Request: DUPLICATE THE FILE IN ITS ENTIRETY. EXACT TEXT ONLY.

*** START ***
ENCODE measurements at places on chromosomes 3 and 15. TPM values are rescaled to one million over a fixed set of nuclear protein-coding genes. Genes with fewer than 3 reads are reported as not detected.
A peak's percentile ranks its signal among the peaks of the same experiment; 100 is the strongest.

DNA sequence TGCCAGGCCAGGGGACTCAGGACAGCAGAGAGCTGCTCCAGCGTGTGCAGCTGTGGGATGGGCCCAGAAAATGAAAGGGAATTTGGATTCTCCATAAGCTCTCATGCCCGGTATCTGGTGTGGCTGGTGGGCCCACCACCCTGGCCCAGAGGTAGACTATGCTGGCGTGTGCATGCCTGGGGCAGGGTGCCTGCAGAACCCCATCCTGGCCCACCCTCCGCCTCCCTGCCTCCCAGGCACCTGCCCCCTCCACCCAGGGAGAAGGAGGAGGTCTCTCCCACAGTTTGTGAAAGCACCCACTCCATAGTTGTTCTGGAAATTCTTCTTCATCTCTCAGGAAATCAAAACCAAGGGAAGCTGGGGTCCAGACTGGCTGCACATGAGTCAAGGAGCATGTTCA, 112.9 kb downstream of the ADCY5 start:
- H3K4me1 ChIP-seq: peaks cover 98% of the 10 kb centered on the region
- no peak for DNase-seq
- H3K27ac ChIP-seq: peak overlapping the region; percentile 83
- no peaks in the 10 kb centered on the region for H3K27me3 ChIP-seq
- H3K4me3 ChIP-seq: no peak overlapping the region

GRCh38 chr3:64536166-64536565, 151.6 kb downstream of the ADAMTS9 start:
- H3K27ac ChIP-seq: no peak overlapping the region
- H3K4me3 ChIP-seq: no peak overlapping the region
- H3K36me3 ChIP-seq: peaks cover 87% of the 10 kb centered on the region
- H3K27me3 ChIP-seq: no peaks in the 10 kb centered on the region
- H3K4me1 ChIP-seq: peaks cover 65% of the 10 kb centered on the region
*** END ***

ENCODE measurements at places on chromosomes 3 and 15. TPM values are rescaled to one million over a fixed set of nuclear protein-coding genes. Genes with fewer than 3 reads are reported as not detected.
A peak's percentile ranks its signal among the peaks of the same experiment; 100 is the strongest.

DNA sequence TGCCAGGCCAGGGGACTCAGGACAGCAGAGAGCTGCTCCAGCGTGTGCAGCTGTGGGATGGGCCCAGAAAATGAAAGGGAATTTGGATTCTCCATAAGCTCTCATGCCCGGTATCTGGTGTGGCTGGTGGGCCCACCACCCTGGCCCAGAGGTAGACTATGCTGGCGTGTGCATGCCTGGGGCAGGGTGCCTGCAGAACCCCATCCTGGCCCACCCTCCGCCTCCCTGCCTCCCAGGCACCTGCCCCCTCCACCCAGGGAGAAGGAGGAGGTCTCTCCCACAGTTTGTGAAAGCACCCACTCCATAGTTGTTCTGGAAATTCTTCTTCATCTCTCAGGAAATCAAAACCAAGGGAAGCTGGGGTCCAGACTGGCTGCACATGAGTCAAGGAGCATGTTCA, 112.9 kb downstream of the ADCY5 start:
- H3K4me1 ChIP-seq: peaks cover 98% of the 10 kb centered on the region
- no peak for DNase-seq
- H3K27ac ChIP-seq: peak overlapping the region; percentile 83
- no peaks in the 10 kb centered on the region for H3K27me3 ChIP-seq
- H3K4me3 ChIP-seq: no peak overlapping the region

GRCh38 chr3:64536166-64536565, 151.6 kb downstream of the ADAMTS9 start:
- H3K27ac ChIP-seq: no peak overlapping the region
- H3K4me3 ChIP-seq: no peak overlapping the region
- H3K36me3 ChIP-seq: peaks cover 87% of the 10 kb centered on the region
- H3K27me3 ChIP-seq: no peaks in the 10 kb centered on the region
- H3K4me1 ChIP-seq: peaks cover 65% of the 10 kb centered on the region